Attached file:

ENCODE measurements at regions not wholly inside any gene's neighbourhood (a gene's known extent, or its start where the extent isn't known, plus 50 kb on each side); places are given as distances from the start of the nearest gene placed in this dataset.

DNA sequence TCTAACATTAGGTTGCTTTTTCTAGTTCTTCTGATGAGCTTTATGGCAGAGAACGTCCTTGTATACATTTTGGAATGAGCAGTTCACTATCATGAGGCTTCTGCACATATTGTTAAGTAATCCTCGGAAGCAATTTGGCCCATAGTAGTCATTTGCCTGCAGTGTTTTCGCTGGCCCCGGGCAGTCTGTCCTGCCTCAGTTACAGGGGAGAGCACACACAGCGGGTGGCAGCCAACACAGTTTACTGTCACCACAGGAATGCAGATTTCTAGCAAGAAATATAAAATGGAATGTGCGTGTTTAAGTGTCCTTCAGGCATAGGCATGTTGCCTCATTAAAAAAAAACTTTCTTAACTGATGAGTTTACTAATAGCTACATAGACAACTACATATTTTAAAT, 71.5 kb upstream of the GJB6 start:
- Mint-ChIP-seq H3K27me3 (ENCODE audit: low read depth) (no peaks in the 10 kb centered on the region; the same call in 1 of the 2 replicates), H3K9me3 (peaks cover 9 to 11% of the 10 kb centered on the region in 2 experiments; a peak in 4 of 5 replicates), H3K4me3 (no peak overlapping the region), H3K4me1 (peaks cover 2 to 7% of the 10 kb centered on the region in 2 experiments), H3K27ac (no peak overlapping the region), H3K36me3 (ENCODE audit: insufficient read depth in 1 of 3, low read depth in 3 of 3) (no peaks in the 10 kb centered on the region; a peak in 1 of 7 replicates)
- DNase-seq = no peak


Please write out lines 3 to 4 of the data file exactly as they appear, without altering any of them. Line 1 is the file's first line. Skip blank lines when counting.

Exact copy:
- Mint-ChIP-seq H3K27me3 (ENCODE audit: low read depth) (no peaks in the 10 kb centered on the region; the same call in 1 of the 2 replicates), H3K9me3 (peaks cover 9 to 11% of the 10 kb centered on the region in 2 experiments; a peak in 4 of 5 replicates), H3K4me3 (no peak overlapping the region), H3K4me1 (peaks cover 2 to 7% of the 10 kb centered on the region in 2 experiments), H3K27ac (no peak overlapping the region), H3K36me3 (ENCODE audit: insufficient read depth in 1 of 3, low read depth in 3 of 3) (no peaks in the 10 kb centered on the region; a peak in 1 of 7 replicates)
- DNase-seq = no peak